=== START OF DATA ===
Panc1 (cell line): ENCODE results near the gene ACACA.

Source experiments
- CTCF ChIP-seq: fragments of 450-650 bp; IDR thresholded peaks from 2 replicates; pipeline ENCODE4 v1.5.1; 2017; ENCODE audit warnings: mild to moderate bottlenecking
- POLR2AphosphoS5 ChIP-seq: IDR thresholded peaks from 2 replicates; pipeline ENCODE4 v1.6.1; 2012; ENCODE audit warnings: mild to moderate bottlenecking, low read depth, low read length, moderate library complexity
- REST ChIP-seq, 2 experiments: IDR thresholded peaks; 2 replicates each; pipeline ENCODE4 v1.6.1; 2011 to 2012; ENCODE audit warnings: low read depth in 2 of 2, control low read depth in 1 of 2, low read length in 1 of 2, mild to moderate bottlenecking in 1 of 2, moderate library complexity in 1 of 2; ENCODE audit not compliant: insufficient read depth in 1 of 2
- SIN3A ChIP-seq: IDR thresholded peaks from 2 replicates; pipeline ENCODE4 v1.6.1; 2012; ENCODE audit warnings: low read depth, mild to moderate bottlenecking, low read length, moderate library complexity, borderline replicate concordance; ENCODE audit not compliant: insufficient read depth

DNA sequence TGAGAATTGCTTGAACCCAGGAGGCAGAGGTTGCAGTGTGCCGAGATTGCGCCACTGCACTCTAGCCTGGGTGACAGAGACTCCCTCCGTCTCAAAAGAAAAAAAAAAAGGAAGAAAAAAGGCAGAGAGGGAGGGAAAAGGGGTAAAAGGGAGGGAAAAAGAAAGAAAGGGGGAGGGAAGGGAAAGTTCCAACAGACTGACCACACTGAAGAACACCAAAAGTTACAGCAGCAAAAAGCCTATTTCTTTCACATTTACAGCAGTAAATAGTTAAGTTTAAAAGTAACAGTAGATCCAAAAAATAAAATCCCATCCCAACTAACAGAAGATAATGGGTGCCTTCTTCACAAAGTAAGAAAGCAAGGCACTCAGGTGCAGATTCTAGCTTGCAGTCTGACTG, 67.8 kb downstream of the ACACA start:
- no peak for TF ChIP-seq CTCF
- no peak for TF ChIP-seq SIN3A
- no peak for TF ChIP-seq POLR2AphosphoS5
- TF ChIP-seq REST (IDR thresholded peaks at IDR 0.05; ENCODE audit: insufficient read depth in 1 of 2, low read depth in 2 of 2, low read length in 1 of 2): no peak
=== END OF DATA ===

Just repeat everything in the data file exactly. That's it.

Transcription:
Panc1 (cell line): ENCODE results near the gene ACACA.

Source experiments
- CTCF ChIP-seq: fragments of 450-650 bp; IDR thresholded peaks from 2 replicates; pipeline ENCODE4 v1.5.1; 2017; ENCODE audit warnings: mild to moderate bottlenecking
- POLR2AphosphoS5 ChIP-seq: IDR thresholded peaks from 2 replicates; pipeline ENCODE4 v1.6.1; 2012; ENCODE audit warnings: mild to moderate bottlenecking, low read depth, low read length, moderate library complexity
- REST ChIP-seq, 2 experiments: IDR thresholded peaks; 2 replicates each; pipeline ENCODE4 v1.6.1; 2011 to 2012; ENCODE audit warnings: low read depth in 2 of 2, control low read depth in 1 of 2, low read length in 1 of 2, mild to moderate bottlenecking in 1 of 2, moderate library complexity in 1 of 2; ENCODE audit not compliant: insufficient read depth in 1 of 2
- SIN3A ChIP-seq: IDR thresholded peaks from 2 replicates; pipeline ENCODE4 v1.6.1; 2012; ENCODE audit warnings: low read depth, mild to moderate bottlenecking, low read length, moderate library complexity, borderline replicate concordance; ENCODE audit not compliant: insufficient read depth

DNA sequence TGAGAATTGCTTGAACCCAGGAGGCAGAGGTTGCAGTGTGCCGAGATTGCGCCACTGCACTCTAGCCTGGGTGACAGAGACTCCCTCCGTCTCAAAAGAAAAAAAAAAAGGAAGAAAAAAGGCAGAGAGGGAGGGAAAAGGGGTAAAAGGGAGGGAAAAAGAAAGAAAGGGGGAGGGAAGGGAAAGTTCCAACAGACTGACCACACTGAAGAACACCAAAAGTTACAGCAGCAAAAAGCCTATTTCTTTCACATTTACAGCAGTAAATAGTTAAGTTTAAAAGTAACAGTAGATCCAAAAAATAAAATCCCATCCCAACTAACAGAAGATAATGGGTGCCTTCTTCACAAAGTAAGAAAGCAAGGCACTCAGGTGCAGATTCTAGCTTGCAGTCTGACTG, 67.8 kb downstream of the ACACA start:
- no peak for TF ChIP-seq CTCF
- no peak for TF ChIP-seq SIN3A
- no peak for TF ChIP-seq POLR2AphosphoS5
- TF ChIP-seq REST (IDR thresholded peaks at IDR 0.05; ENCODE audit: insufficient read depth in 1 of 2, low read depth in 2 of 2, low read length in 1 of 2): no peak